The announcement of Yahoo!’s new logo recently set off a firestorm of criticism. The best pieces discussing the logo went far beyond the logo itself, and delved more into the value and the process of design and typography.

WIth the advent of desktop publishing back in the 1980’s, typography went from an arcane skillset known only to designers and printers to something we should all understand as we try to master the powerful tools that computers provide us for layout and design. But something was lost in the translation, and for most, typography remains as much a mystery as ever.

If you want your documents and publications to shine, to truly express your meaning, to be easily readable and to stand out from the crowd, a little typographic knowledge goes a long way. Butterick’s Practical Typography is a great resource, offering a ten minute course that can greatly improve your skills (and much more if you’re willing to dig deeper).

To accompany that, here’s a charming short film that puts things into historical perspective and gives a quick primer on some useful vocabulary.

David Crotty

David Crotty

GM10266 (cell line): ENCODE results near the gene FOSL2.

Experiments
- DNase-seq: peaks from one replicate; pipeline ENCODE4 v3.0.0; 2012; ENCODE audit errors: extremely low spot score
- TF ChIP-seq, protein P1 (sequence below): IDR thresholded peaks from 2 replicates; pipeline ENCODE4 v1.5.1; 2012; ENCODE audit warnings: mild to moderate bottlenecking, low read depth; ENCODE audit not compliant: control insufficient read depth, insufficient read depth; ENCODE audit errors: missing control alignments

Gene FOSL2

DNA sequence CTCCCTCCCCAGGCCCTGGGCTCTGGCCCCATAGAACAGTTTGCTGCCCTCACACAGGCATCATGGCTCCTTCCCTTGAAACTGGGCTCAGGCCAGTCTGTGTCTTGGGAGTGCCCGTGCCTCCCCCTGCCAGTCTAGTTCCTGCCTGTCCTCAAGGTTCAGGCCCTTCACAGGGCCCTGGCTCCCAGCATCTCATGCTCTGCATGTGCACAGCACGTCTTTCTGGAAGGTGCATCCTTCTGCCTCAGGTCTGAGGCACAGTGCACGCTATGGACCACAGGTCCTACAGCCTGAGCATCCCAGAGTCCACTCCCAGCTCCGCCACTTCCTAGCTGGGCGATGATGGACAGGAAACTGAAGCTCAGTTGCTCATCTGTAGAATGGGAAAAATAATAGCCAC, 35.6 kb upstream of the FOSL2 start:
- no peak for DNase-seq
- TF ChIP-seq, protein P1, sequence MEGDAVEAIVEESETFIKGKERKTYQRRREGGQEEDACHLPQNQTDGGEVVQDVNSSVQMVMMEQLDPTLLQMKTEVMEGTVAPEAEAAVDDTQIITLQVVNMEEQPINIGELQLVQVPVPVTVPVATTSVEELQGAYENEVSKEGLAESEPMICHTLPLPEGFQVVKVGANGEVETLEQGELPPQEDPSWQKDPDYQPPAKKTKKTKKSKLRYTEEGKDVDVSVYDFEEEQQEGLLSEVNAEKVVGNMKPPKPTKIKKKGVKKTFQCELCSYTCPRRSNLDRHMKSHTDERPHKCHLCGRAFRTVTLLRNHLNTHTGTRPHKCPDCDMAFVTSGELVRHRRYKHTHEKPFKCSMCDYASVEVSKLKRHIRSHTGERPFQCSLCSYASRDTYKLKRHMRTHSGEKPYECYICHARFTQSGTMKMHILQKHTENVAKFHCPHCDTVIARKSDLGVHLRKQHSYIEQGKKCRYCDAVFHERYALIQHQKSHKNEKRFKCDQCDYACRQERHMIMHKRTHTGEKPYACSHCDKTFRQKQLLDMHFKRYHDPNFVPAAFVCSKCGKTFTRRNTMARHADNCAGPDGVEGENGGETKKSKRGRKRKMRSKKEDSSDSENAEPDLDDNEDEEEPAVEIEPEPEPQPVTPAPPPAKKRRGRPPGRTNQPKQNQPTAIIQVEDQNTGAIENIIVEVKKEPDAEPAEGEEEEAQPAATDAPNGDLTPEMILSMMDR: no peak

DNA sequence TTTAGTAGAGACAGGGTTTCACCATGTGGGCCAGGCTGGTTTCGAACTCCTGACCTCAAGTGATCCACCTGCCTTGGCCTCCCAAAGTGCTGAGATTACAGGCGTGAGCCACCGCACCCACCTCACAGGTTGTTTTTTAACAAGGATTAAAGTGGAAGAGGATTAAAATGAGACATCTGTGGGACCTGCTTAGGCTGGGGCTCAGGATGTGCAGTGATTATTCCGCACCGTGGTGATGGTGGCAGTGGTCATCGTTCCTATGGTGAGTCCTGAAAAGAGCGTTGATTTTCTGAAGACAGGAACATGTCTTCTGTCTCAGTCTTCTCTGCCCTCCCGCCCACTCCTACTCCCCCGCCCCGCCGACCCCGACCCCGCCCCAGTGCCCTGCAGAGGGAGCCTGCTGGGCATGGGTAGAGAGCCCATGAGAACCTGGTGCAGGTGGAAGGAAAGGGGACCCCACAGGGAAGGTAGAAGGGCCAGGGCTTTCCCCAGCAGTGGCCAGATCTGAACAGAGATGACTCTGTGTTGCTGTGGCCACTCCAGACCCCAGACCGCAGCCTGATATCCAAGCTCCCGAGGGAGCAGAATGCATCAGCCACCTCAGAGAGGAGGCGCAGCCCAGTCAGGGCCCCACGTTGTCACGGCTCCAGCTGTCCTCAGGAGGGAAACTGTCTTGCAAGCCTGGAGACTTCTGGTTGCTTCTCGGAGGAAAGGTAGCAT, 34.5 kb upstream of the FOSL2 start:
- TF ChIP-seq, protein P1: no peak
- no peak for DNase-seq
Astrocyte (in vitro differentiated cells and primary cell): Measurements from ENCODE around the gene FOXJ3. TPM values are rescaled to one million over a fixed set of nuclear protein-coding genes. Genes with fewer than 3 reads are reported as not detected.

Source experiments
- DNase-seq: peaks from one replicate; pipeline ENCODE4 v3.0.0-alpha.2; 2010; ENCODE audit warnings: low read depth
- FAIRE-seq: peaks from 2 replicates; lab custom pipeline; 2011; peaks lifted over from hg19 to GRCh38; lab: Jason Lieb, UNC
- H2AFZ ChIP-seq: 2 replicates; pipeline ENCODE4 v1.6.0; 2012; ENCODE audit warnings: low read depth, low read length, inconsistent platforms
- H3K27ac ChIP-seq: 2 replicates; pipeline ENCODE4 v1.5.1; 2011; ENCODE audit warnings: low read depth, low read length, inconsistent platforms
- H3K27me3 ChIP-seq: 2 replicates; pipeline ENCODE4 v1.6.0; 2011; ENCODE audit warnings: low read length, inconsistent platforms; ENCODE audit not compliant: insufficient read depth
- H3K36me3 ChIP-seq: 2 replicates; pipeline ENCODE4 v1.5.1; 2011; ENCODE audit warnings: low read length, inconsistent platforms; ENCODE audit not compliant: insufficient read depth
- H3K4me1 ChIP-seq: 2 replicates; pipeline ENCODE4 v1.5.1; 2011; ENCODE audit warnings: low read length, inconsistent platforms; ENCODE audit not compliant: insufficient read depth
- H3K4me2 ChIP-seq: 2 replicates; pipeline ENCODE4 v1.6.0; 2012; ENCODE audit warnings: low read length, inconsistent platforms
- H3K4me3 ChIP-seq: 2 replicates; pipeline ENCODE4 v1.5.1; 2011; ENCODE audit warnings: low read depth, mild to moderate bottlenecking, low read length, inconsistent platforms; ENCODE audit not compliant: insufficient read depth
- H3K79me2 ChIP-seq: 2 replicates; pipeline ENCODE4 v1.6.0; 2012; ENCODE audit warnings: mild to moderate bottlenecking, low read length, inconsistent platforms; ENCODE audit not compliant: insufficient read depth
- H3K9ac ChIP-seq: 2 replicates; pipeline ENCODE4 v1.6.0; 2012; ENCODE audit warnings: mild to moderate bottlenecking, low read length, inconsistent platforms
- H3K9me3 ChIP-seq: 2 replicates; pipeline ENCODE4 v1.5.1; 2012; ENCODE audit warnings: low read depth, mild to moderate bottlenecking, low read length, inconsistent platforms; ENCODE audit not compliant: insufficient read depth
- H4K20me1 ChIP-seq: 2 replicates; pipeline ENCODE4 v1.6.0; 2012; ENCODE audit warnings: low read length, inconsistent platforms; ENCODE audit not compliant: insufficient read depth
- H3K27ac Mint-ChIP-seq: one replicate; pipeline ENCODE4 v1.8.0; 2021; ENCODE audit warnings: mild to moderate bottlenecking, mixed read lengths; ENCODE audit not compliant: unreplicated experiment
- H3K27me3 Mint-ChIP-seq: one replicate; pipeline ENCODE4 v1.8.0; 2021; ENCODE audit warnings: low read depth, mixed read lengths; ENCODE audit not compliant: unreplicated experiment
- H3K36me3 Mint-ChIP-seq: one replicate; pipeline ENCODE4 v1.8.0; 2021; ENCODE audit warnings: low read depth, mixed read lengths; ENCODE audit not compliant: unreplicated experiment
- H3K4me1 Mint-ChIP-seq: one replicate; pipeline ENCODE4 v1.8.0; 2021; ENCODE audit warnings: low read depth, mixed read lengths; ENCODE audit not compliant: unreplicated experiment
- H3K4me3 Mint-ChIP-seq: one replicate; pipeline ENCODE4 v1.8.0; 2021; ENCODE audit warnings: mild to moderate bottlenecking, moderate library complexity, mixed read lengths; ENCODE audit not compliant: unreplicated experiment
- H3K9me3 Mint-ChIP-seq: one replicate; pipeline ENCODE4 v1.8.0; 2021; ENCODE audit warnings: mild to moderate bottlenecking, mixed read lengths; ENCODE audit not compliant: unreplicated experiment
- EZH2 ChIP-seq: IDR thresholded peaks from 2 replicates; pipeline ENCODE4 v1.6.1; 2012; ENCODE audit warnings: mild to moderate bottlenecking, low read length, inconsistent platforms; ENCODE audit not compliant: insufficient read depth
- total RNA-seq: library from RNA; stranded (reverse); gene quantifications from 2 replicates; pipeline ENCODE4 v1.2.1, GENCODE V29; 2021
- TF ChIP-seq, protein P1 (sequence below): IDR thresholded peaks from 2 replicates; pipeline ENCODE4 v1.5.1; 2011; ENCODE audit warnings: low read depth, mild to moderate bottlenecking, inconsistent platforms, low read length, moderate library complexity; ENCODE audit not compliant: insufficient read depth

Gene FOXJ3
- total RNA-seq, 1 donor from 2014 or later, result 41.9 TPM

David Crotty is a Senior Consultant at Clarke & Esposito, a boutique management consulting firm focused on strategic issues related to professional and academic publishing and information services. Previously, David was the Editorial Director, Journals Policy for Oxford University Press. He oversaw journal policy across OUP’s journals program, drove technological innovation, and served as an information officer. David acquired and managed a suite of research society-owned journals with OUP, and before that was the Executive Editor for Cold Spring Harbor Laboratory Press, where he created and edited new science books and journals, along with serving as a journal Editor-in-Chief. He has served on the Board of Directors for the STM Association, the Society for Scholarly Publishing and CHOR, Inc., as well as The AAP-PSP Executive Council. David received his PhD in Genetics from Columbia University and did developmental neuroscience research at Caltech before moving from the bench to publishing.


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